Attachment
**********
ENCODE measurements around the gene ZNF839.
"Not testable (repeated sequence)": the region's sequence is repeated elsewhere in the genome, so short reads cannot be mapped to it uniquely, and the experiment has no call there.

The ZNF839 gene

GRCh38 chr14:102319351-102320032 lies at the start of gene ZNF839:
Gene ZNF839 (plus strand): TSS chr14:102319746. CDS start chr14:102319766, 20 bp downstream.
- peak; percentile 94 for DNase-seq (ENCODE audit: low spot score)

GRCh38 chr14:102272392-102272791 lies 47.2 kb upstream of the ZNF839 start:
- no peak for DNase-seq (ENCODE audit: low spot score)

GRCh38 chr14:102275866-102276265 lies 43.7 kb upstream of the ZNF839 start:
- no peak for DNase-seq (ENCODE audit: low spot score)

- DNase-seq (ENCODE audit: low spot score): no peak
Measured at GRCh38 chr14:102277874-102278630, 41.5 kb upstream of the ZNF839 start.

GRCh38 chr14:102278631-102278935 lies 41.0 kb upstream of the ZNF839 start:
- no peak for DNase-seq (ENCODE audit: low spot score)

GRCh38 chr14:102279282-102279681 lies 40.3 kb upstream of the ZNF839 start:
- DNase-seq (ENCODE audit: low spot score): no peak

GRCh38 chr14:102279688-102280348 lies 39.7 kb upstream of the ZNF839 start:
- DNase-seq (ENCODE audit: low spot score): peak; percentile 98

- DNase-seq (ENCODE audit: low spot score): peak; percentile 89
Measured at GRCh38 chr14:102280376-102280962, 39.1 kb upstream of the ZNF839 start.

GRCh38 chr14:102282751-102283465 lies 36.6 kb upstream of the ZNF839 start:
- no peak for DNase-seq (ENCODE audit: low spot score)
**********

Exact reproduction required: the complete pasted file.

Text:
ENCODE measurements around the gene ZNF839.
"Not testable (repeated sequence)": the region's sequence is repeated elsewhere in the genome, so short reads cannot be mapped to it uniquely, and the experiment has no call there.

The ZNF839 gene

GRCh38 chr14:102319351-102320032 lies at the start of gene ZNF839:
Gene ZNF839 (plus strand): TSS chr14:102319746. CDS start chr14:102319766, 20 bp downstream.
- peak; percentile 94 for DNase-seq (ENCODE audit: low spot score)

GRCh38 chr14:102272392-102272791 lies 47.2 kb upstream of the ZNF839 start:
- no peak for DNase-seq (ENCODE audit: low spot score)

GRCh38 chr14:102275866-102276265 lies 43.7 kb upstream of the ZNF839 start:
- no peak for DNase-seq (ENCODE audit: low spot score)

- DNase-seq (ENCODE audit: low spot score): no peak
Measured at GRCh38 chr14:102277874-102278630, 41.5 kb upstream of the ZNF839 start.

GRCh38 chr14:102278631-102278935 lies 41.0 kb upstream of the ZNF839 start:
- no peak for DNase-seq (ENCODE audit: low spot score)

GRCh38 chr14:102279282-102279681 lies 40.3 kb upstream of the ZNF839 start:
- DNase-seq (ENCODE audit: low spot score): no peak

GRCh38 chr14:102279688-102280348 lies 39.7 kb upstream of the ZNF839 start:
- DNase-seq (ENCODE audit: low spot score): peak; percentile 98

- DNase-seq (ENCODE audit: low spot score): peak; percentile 89
Measured at GRCh38 chr14:102280376-102280962, 39.1 kb upstream of the ZNF839 start.

GRCh38 chr14:102282751-102283465 lies 36.6 kb upstream of the ZNF839 start:
- no peak for DNase-seq (ENCODE audit: low spot score)